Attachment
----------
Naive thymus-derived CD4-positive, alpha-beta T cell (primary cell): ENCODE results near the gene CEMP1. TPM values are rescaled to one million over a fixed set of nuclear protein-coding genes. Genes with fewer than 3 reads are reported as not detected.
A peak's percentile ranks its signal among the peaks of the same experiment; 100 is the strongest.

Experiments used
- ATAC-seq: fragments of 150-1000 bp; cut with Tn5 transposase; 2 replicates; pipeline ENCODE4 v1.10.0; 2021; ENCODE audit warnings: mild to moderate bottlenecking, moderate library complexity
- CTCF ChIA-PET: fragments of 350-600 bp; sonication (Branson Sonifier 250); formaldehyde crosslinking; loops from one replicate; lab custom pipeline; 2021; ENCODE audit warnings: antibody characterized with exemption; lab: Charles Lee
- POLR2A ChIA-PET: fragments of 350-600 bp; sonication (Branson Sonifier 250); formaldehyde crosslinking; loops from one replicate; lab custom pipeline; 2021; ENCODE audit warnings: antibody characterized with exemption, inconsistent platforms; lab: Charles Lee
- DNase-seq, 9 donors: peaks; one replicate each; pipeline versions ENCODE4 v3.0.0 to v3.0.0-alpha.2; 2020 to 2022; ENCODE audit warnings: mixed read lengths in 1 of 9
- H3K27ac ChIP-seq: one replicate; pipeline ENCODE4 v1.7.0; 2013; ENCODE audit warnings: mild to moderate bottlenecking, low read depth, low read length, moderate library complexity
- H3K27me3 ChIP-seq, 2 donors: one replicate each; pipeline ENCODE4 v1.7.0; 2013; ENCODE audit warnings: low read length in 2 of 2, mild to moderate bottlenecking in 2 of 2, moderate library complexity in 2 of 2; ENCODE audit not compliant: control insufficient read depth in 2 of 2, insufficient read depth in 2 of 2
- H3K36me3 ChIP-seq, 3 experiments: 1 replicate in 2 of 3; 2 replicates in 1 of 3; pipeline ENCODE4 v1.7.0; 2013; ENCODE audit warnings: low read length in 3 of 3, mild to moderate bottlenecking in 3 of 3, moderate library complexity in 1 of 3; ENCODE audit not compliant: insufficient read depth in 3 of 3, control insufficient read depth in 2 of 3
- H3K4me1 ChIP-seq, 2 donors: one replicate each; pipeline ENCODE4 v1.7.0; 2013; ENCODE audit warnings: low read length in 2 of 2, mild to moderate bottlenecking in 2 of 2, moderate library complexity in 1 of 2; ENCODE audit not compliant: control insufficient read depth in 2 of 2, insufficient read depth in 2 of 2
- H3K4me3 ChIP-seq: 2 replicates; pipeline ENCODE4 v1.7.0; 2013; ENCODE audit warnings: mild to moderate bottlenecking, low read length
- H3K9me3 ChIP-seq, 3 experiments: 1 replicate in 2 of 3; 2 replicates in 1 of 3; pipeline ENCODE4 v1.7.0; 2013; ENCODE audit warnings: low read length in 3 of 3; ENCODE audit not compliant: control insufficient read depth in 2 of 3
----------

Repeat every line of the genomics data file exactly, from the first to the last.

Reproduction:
Naive thymus-derived CD4-positive, alpha-beta T cell (primary cell): ENCODE results near the gene CEMP1. TPM values are rescaled to one million over a fixed set of nuclear protein-coding genes. Genes with fewer than 3 reads are reported as not detected.
A peak's percentile ranks its signal among the peaks of the same experiment; 100 is the strongest.

Experiments used
- ATAC-seq: fragments of 150-1000 bp; cut with Tn5 transposase; 2 replicates; pipeline ENCODE4 v1.10.0; 2021; ENCODE audit warnings: mild to moderate bottlenecking, moderate library complexity
- CTCF ChIA-PET: fragments of 350-600 bp; sonication (Branson Sonifier 250); formaldehyde crosslinking; loops from one replicate; lab custom pipeline; 2021; ENCODE audit warnings: antibody characterized with exemption; lab: Charles Lee
- POLR2A ChIA-PET: fragments of 350-600 bp; sonication (Branson Sonifier 250); formaldehyde crosslinking; loops from one replicate; lab custom pipeline; 2021; ENCODE audit warnings: antibody characterized with exemption, inconsistent platforms; lab: Charles Lee
- DNase-seq, 9 donors: peaks; one replicate each; pipeline versions ENCODE4 v3.0.0 to v3.0.0-alpha.2; 2020 to 2022; ENCODE audit warnings: mixed read lengths in 1 of 9
- H3K27ac ChIP-seq: one replicate; pipeline ENCODE4 v1.7.0; 2013; ENCODE audit warnings: mild to moderate bottlenecking, low read depth, low read length, moderate library complexity
- H3K27me3 ChIP-seq, 2 donors: one replicate each; pipeline ENCODE4 v1.7.0; 2013; ENCODE audit warnings: low read length in 2 of 2, mild to moderate bottlenecking in 2 of 2, moderate library complexity in 2 of 2; ENCODE audit not compliant: control insufficient read depth in 2 of 2, insufficient read depth in 2 of 2
- H3K36me3 ChIP-seq, 3 experiments: 1 replicate in 2 of 3; 2 replicates in 1 of 3; pipeline ENCODE4 v1.7.0; 2013; ENCODE audit warnings: low read length in 3 of 3, mild to moderate bottlenecking in 3 of 3, moderate library complexity in 1 of 3; ENCODE audit not compliant: insufficient read depth in 3 of 3, control insufficient read depth in 2 of 3
- H3K4me1 ChIP-seq, 2 donors: one replicate each; pipeline ENCODE4 v1.7.0; 2013; ENCODE audit warnings: low read length in 2 of 2, mild to moderate bottlenecking in 2 of 2, moderate library complexity in 1 of 2; ENCODE audit not compliant: control insufficient read depth in 2 of 2, insufficient read depth in 2 of 2
- H3K4me3 ChIP-seq: 2 replicates; pipeline ENCODE4 v1.7.0; 2013; ENCODE audit warnings: mild to moderate bottlenecking, low read length
- H3K9me3 ChIP-seq, 3 experiments: 1 replicate in 2 of 3; 2 replicates in 1 of 3; pipeline ENCODE4 v1.7.0; 2013; ENCODE audit warnings: low read length in 3 of 3; ENCODE audit not compliant: control insufficient read depth in 2 of 3